i. Whether section 259(1)(a) and section 719(3) of the Code either expressly or by necessary implication had the effect of limiting or displacing the common law rule that allowed credit to be granted for a pre-sentence driving prohibition.
ii. Whether section 259(1)(a) of the Code required a minimum punishment to be imposed or that a minimum sentence be handed down for an impaired driving offence.
Relevant provisions of the law
The Criminal Code of Canada
Section 259(1)(a) – Mandatory order of prohibition
(1) When an offender is convicted of an offence committed under section 253 or 254 . . ., the court that sentences the offender shall, in addition to any other punishment that may be imposed for that offence, make an order prohibiting the offender from operating a motor vehicle on any street, road, highway or other public place, or from operating a vessel or an aircraft or railway equipment, as the case may be, (a) for a first offence, during a period of not more than three years plus any period to which the offender is sentenced to imprisonment, and not less than one year;
Section 719 – Commencement of sentence
(3) In determining the sentence to be imposed on a person convicted of an offence, a court may take into account any time spent in custody by the person as a result of the offence but the court shall limit any credit for that time to a maximum of one day for each day spent in custody.
- Section 719(3) of the Code was enacted in the specific context of pre-sentence custody. There was no indication that parliament considered whether credit could be given for a pre-sentence driving prohibition. There was also nothing in the legislative bodies to support the position that Parliament sought to displace whether expressly or by necessary implication, the common law rule applicable to such prohibitions. That wasn’t a situation in which Parliament made clear its intention to displace or limit the applicable common law. In light of the above, the enactment of section 719(3) did not have the effect of limiting the common law rule that allowed credit to be granted for a pre-sentence driving prohibition.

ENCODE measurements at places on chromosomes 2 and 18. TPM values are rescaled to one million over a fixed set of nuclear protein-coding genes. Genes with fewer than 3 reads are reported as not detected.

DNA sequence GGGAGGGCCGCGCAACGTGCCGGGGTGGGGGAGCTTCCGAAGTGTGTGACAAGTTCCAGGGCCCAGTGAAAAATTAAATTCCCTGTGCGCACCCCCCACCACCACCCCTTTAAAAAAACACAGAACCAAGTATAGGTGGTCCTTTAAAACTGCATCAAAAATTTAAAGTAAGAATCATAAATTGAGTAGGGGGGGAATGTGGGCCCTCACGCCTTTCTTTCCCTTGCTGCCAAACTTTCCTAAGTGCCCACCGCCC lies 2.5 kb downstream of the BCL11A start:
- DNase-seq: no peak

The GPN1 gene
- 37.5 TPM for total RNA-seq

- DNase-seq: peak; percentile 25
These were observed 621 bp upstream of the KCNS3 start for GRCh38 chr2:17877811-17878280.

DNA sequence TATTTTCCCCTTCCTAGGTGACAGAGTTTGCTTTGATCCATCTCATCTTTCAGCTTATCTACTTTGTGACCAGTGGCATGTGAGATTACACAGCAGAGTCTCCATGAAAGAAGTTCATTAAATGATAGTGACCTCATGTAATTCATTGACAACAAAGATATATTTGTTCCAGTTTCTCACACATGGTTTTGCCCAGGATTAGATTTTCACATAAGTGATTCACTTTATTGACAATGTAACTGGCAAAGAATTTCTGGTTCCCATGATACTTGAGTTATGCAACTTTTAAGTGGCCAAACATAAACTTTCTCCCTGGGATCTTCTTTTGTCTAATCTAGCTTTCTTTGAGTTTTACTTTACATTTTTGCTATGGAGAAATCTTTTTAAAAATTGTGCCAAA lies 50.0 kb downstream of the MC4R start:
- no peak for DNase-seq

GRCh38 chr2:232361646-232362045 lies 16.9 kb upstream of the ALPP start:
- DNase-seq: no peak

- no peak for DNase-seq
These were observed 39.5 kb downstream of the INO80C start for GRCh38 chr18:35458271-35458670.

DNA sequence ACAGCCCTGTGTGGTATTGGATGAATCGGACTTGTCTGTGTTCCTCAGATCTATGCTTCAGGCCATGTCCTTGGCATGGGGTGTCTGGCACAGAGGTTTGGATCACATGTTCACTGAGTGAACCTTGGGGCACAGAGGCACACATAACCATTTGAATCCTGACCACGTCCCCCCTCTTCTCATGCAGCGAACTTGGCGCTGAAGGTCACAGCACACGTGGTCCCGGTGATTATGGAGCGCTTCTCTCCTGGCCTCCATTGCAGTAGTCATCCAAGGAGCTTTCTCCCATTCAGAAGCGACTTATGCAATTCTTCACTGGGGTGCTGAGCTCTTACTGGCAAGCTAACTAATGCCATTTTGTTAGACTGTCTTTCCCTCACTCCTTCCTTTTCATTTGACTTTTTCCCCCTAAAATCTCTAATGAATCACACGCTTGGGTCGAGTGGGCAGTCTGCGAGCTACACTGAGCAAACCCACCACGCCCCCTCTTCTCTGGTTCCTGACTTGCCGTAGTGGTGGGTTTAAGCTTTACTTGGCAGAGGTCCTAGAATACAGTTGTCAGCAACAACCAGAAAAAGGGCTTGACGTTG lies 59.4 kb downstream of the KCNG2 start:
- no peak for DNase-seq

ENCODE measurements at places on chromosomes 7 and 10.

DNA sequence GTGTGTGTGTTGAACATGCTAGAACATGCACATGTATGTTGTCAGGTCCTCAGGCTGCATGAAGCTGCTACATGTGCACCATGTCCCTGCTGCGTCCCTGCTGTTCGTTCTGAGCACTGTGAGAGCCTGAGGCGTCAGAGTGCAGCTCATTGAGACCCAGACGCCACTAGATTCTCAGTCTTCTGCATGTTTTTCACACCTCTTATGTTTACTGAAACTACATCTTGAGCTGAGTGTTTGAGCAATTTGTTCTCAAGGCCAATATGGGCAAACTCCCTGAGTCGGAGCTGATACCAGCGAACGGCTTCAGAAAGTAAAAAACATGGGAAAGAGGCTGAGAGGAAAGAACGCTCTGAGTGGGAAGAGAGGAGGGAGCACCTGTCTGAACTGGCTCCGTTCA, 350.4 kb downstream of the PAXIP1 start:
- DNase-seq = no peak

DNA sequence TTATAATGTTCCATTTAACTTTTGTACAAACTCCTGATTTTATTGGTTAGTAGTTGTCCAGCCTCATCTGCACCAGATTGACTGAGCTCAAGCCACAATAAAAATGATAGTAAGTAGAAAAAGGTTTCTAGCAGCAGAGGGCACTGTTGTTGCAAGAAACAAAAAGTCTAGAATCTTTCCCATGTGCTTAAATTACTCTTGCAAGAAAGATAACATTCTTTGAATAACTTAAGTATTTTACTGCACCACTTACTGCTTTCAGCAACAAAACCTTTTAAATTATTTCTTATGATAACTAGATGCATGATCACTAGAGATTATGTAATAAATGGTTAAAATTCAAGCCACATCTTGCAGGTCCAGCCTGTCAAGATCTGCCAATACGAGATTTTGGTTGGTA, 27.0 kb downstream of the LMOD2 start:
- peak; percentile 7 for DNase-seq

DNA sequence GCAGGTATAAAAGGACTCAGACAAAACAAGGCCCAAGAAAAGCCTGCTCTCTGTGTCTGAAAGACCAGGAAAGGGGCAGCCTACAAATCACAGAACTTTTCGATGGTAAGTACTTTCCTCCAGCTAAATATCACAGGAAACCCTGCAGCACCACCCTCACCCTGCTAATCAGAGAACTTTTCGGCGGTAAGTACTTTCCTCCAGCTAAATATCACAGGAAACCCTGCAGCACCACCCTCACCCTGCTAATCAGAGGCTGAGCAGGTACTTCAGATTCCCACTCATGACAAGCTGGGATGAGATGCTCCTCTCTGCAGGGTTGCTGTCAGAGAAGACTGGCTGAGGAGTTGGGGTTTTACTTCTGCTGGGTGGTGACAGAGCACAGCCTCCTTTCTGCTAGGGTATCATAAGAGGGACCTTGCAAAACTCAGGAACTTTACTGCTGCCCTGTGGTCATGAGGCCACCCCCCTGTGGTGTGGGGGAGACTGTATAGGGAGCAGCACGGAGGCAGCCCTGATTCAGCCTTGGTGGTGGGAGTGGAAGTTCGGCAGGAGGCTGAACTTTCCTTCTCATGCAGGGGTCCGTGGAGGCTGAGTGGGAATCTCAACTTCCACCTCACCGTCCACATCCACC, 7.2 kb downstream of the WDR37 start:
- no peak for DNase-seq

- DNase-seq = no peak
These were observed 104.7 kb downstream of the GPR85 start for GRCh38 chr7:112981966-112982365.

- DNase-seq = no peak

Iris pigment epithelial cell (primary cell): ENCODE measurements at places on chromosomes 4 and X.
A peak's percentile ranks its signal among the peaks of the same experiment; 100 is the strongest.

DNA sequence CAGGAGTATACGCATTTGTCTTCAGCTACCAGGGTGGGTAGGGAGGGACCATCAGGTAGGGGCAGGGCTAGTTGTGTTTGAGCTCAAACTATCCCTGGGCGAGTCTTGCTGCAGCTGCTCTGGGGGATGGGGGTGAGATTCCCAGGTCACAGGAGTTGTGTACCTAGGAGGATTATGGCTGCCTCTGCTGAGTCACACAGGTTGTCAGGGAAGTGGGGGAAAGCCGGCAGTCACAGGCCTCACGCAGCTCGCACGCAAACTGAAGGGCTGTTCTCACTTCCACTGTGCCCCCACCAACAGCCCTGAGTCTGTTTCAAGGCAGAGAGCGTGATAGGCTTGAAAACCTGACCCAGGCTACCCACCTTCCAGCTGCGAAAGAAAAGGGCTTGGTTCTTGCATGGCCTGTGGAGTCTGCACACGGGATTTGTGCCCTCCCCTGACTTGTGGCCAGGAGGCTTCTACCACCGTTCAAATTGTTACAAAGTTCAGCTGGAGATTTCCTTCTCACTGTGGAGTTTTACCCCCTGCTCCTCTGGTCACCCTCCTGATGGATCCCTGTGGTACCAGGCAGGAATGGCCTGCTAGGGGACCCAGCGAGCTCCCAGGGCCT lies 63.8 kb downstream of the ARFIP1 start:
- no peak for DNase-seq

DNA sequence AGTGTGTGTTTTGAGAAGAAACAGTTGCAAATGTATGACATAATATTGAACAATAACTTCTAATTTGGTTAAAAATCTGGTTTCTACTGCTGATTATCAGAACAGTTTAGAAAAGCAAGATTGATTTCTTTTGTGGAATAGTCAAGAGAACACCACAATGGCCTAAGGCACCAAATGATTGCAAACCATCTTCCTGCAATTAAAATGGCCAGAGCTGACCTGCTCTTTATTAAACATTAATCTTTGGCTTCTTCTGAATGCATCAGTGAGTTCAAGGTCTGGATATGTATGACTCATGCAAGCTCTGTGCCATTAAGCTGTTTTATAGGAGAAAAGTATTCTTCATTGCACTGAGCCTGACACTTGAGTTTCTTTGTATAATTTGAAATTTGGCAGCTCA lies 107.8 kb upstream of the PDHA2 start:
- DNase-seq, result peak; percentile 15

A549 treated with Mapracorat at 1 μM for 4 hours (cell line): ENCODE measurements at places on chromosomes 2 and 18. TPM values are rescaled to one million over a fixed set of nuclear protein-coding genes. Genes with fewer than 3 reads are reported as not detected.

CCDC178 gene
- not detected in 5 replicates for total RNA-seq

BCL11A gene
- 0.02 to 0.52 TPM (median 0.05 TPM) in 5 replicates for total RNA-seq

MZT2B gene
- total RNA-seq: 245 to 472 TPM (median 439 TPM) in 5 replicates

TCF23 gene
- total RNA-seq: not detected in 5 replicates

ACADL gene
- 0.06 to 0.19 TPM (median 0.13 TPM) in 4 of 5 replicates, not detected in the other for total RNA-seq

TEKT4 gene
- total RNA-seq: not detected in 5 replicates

- Section 259(1)(a) of the Code provided for a minimum punishment, not a minimum sentence. When parliament wished to impose a prospective prohibition for a specific length of time, it expressed its intention in clear language. However, there was nothing of the sort in section 259(1)(a) of the Code which set out a start date or an end date for the one-year minimum driving prohibition. In the appellant’s case, the pre-sentence driving prohibition had punitive and deterrent effects as if it had been served after she was sentenced. Therefore, viewing section 259(1)(a) of the Code as requiring the imposition of a one-year punishment i.e., a global punishment, including the pre-sentence period, was perfectly in keeping with the objectives of deterrence and punishment that underlay that provision.